Virtual Reality in Occupational Therapy

Virtual Reality in Occupational Therapy

By Jonathan E. Urrely, OT-S and Carlos Martoral

Technology is a common element in our everyday lives, as almost every aspect of our existence has been transformed by smartphones, Alexas, wifi, and/or Bluetooth. According to the Occupational Therapy Practice Framework Fourth Edition (OTPF-4), virtual interventions are part of the occupational therapy process and include simulated technology for service delivery with the absence of physical contact (American Occupational Therapy Association [AOTA], 2020). But, technology is no longer only a means for facilitating occupation; it is also the target of our occupation. The OTPF-4 also identifies technology as an environmental factor, meaning managing human-made technology as an aspect of our physical and social environment, so we must learn to navigate this area to optimize the client’s occupational performance (AOTA, 2020). As our daily use of technology continues to evolve, computer-generated and virtual reality (VR) based interventions will become a more prevalent feature of occupational therapy (OT) practice.

VR is a technological interface that allows users to experience presence in a three-dimensional, computer-generated environment (Maples-Keller et al., 2017). Sensory information is delivered through a head mounted display that tracks head movement to change images in a natural way allowing for a sense of full immersion (Maples-Keller et al., 2017). VR has a number of advantages over traditional interventions since it can be used for all ages and many diagnoses to improve occupational outcomes and performance.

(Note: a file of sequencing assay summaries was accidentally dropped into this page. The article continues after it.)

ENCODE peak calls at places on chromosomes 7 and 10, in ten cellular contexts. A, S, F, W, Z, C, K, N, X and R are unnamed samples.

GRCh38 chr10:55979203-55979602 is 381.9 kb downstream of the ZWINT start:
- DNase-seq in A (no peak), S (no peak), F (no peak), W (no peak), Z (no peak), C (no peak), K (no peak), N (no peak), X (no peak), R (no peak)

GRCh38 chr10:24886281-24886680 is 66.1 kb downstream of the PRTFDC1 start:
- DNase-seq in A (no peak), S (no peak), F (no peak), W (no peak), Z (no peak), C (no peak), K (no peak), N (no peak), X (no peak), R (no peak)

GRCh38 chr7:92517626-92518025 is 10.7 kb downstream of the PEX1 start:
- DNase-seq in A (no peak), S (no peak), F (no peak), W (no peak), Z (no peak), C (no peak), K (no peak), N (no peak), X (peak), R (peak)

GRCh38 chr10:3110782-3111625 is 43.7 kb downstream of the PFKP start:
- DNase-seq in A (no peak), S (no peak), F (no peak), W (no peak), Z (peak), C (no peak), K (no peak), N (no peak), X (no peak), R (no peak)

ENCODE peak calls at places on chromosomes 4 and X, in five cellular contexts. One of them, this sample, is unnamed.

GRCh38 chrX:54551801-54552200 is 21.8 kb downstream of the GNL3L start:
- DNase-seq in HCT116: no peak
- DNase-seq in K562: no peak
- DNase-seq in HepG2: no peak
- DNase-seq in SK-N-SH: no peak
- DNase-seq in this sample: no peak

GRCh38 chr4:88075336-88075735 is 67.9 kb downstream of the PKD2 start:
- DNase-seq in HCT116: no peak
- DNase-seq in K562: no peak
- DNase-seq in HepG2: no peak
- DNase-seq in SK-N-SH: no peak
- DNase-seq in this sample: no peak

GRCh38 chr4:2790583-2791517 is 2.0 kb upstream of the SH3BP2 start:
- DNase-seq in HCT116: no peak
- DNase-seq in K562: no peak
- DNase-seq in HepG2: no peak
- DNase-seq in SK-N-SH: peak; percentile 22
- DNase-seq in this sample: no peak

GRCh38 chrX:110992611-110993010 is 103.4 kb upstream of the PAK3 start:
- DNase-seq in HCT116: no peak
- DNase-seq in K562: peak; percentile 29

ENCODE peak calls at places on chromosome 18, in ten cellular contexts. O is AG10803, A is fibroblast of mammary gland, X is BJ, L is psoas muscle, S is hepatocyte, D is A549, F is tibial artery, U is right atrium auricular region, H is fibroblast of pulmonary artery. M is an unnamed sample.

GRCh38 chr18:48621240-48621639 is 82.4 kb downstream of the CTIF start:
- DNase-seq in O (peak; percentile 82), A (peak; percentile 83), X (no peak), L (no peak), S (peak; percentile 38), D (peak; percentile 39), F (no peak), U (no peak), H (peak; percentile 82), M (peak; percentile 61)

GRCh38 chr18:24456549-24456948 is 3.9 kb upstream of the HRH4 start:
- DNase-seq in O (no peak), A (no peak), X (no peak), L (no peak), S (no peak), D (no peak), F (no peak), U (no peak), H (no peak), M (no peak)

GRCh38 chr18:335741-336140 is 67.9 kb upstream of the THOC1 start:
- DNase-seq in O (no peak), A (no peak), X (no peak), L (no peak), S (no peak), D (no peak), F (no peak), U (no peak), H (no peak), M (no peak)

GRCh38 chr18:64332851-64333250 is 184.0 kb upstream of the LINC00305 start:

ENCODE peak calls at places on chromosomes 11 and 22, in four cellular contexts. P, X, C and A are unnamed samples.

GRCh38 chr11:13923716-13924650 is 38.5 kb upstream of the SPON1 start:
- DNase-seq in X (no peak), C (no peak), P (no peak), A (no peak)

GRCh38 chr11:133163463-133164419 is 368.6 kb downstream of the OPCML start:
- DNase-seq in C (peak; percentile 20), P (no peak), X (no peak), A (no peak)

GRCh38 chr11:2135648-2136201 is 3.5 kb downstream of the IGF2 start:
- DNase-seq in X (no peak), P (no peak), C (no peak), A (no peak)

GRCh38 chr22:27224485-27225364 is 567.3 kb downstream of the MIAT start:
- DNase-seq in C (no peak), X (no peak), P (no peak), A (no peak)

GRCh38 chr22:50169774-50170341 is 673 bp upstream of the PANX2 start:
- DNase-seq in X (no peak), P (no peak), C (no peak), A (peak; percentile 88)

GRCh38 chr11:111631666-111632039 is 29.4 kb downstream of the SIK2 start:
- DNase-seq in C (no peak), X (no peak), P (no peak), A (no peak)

One way occupational therapy practitioners can harness the power of VR during treatment sessions is by allowing clients to participate in a high dosage of therapy or repetition early in recovery. According to Kiper et al. (2018), in a traditional occupational therapy session focused on upper extremity (UE) rehabilitation poststroke, clients only completed 23 to 32 UE movement repetitions during a standard session, but VR treatments produced up to 200 to 300 functional UE motions in a one-hour session. VR has been shown to encourage more repetition allowing for faster motor skill development and recovery while distracting clients from recognizing they are repeating the same motion (Kiper et al., 2018).

Another advantage of VR is it can be easily gamified. Gamification is the intentional process of transforming a task or activity into one which offers the positive experiences, skills, and practices associated with games (Hamari, 2021). Many of us have experienced the joys of a semi-immersive virtual world through the use of the Wii gaming system. Similarly, VR sessions may be tailored to promote specific functional capacities while engaging in desired occupations, like paddling a kayak in a race through the Grand Canyon, playing catch with your favorite quarterback, or perhaps building an exotic garden in a fantasy world. Each of these can improve motivation to participate in therapy and may reduce burnout throughout the therapeutic process (Metin Ökmen, B., Doğan Aslan, M., Nakipoğlu Yüzer, G. F., & Özgirgin, 2019).